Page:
Oh Ryan Reynolds – there is no denying that he is an excellent actor. In fact, through Van Wilder and Wade Wilson, Reynolds has charged the industry with these sarcastic and droll characters that we love. The problem isn’t Reynolds, it’s the films he had been in; RIPD, Wolverine Origins, and the aforementioned Wilder hasn’t exactly been fantastic cinema. Unfortunately, it has marred the talented actor and seen him fall out of favour with audiences everywhere.
The Voices revolves around Jerry – a lowly factory worker living in industrial town Milton. Kind and enthusiastic, Jerry is an asset to his company and even catches the eye of buxom British beauty Fiona. However, all that vibrantly glitters is not gold and Jerry has many secrets hidden – namely talking to his pet cat and dog who speak back to him. Though his troubles are just beginning, when a chance date with Fiona leads to him killing her, Jerry finds himself torment by different sides of his personality. Especially when the severed head of Fiona springs back to live to convince him to kill again. Will Jerry battle his demons or will he succumb to his subconscious desires by listening to those voices?
The Voices is the sweet natured love child of Filth and American Psycho yet with originality that sets it apart. It revels in the bloody mayhem. Violent, humorous and with a sick streak of pulsating gore, the film relishes on the nastiness alongside an exuberant spirit – never relenting it’s idea. Many will be put off by the extreme portrayal of mental illness (and, indeed, it is troublesome for perpetuating a murderous stereotype of schizophrenia). Yet you are pulled into this warped tale happily because at the core is this problematic yet oddly likeable Jerry, a protagonist who has to suffer the consequences of wanting to see the world a little brighter than the norm. His toiling mind matched against the darkly hilarious narrative is key to The Voices excellence. And through the devil and the angel on Jerry’s shoulder, in the form of deep and soppy voiced dog Buster and Scottish maniac Mr Whiskers, the poignant and utterly depraved elements combine.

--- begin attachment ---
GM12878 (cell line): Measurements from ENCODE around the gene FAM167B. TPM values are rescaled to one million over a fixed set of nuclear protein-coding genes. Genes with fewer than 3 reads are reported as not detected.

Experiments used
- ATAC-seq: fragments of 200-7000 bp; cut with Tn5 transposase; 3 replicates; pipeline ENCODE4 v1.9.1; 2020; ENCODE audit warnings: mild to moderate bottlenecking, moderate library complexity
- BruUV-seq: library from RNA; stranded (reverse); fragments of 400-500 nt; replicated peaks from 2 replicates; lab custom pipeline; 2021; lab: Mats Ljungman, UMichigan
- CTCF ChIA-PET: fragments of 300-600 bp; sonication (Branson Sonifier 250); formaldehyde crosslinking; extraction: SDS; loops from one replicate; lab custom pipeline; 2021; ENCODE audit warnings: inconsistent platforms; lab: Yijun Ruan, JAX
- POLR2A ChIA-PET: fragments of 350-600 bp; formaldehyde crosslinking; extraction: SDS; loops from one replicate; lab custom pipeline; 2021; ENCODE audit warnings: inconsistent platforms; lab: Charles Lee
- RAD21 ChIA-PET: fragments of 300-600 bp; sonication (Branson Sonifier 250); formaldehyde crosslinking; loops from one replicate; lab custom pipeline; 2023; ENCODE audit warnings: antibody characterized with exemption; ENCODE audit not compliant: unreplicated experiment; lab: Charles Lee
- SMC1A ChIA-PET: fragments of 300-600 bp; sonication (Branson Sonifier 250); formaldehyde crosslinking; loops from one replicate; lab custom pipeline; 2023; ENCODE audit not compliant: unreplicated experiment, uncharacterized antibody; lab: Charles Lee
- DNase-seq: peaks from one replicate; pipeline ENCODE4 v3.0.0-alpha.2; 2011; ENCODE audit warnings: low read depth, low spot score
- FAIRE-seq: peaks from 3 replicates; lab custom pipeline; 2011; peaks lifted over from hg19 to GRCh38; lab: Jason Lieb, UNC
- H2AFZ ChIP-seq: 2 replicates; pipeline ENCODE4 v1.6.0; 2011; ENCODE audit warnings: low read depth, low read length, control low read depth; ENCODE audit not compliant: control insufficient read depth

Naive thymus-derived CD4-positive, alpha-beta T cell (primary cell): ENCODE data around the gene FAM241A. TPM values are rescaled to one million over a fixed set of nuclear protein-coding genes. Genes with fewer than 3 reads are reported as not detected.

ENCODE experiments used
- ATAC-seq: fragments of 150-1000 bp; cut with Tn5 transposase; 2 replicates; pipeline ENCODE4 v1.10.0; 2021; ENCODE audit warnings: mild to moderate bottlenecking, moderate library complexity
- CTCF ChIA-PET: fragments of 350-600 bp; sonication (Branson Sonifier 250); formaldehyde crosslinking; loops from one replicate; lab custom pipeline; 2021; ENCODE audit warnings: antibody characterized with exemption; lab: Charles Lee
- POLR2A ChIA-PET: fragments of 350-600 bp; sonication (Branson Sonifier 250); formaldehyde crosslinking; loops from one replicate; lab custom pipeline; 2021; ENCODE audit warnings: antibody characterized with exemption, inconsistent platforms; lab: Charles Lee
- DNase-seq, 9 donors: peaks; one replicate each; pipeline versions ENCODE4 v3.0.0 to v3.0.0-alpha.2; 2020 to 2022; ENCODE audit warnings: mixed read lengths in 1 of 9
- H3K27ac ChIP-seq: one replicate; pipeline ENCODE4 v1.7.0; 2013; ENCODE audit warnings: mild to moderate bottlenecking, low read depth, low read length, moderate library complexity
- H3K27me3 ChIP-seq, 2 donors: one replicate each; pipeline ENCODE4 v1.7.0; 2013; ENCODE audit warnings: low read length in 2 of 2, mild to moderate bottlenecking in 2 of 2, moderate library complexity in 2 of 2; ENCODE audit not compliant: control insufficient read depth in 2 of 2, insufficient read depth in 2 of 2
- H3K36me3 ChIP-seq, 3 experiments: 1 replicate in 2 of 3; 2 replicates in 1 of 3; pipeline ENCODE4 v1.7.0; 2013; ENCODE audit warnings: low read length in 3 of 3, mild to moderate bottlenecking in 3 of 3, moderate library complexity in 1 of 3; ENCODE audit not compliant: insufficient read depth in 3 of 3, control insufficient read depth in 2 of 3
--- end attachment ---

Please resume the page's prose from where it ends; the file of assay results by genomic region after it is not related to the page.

The story does begin to ebb at the start of the second half. Different tonal shifts placate the film and the new romantic plot that trickles like the blood from Jerry’s refrigerator. It feels a little forced, enough to take away some of the kinetic energy and gives the film some moments of lag. However, the acting really pulls you through and it is encouraging enough for this to be a minor blip in an otherwise stellar film.
This is a tour de force performance by Reynolds who seems to have gained another dimension of acting in order for Jerry to be engaging. He is a wicked delight to watch as you follow a disturbing but strangely pleasant centric character. Superbly balancing the innocence of the murderer alongside the violent parts, Reynolds is the ultimate component in making The Voices shine with its weird confidence. Resonant and fun, poignant and playful – there seems to be no actor who could gift us with Jerry and subsequently Buster and Mr Whiskers. With a quadrant of ladies such as Jackie Weaver, Gemma Arterton and Anna Kendrick, this is triumphant cast who are adoring every twisted second.
There are conga lines, musical numbers and talking pets making The Voices a riot. Whilst critics throw the term instant cult classic around too much, arguably to get on the poster, The Voices is definitely reaching out to a particular audience that will be appeased by the lavish killings and chaos. Director Marjane Satrapi balances the pained isolation and temperament of this overdone illness but to a great electrifying effect. Enhancing the film with this colourful aesthetic and sublime imagery (that contrasts brilliantly against the bleak filthy reality that Jerry had cocooned himself from) The Voices will definitely find adoring fans that will lap up every scene.
As for Reynolds?
Well, every dog (and cat and talking head) will have its day.